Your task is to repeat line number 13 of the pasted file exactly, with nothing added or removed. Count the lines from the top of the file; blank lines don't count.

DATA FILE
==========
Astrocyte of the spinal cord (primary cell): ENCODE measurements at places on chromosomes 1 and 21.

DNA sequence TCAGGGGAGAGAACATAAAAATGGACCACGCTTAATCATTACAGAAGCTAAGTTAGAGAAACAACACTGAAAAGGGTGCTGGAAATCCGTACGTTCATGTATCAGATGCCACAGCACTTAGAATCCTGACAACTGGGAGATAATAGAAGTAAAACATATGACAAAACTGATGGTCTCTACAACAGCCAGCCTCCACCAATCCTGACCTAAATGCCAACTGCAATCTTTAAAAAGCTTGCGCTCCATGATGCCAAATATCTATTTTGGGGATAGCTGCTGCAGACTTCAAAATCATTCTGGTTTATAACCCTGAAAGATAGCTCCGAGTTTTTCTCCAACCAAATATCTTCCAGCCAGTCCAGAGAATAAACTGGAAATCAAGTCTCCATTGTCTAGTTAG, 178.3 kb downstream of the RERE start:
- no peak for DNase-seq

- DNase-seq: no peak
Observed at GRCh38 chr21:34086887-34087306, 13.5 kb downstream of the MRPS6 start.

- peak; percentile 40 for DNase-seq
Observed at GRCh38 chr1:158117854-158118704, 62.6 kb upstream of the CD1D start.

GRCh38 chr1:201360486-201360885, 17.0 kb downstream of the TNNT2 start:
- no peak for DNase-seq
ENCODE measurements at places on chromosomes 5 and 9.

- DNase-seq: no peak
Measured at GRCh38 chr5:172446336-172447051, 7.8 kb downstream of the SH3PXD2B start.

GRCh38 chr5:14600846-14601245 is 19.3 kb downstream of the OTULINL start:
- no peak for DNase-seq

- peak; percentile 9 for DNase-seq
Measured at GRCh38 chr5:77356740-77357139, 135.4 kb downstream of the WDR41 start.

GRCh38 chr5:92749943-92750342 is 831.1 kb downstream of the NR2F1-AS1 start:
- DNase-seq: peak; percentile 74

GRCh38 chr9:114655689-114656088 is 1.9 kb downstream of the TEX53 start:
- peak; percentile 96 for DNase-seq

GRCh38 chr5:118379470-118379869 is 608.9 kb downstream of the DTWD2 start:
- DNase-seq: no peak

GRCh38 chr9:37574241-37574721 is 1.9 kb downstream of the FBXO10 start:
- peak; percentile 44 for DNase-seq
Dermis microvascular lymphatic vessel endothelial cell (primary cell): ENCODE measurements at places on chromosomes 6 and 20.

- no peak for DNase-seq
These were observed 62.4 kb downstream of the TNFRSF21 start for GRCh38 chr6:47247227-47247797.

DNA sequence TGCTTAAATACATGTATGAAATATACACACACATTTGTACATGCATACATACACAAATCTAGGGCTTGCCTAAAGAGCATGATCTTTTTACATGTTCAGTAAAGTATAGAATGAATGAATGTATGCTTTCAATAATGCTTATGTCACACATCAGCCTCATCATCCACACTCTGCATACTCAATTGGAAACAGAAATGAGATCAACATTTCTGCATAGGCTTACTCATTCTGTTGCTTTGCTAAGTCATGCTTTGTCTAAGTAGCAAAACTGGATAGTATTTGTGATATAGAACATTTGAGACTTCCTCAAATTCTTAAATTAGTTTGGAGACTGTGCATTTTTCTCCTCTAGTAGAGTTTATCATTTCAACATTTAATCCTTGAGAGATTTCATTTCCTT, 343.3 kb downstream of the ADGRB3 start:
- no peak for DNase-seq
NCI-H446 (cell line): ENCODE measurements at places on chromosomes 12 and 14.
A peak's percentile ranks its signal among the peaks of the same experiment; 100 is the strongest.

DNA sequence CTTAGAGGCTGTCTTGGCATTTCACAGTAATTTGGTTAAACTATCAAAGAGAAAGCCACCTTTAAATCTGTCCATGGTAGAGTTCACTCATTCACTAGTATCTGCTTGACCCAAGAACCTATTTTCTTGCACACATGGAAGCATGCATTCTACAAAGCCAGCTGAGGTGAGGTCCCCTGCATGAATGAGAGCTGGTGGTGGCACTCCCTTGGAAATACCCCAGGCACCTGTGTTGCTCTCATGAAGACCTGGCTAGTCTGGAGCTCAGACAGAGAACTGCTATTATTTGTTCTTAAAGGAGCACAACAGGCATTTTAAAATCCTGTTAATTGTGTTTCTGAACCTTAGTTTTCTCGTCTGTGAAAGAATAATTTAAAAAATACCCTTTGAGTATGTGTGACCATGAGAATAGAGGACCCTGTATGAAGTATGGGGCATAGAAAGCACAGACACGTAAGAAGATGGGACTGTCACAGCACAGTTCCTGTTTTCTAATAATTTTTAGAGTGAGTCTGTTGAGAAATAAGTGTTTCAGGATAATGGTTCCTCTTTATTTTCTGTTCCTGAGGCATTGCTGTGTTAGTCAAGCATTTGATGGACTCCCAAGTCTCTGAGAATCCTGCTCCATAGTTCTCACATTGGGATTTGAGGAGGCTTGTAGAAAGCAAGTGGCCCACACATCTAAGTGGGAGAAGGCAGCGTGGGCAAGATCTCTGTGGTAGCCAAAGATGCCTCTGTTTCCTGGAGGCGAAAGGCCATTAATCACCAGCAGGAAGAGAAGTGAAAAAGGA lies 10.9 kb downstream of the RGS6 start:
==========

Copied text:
GRCh38 chr5:14600846-14601245 is 19.3 kb downstream of the OTULINL start: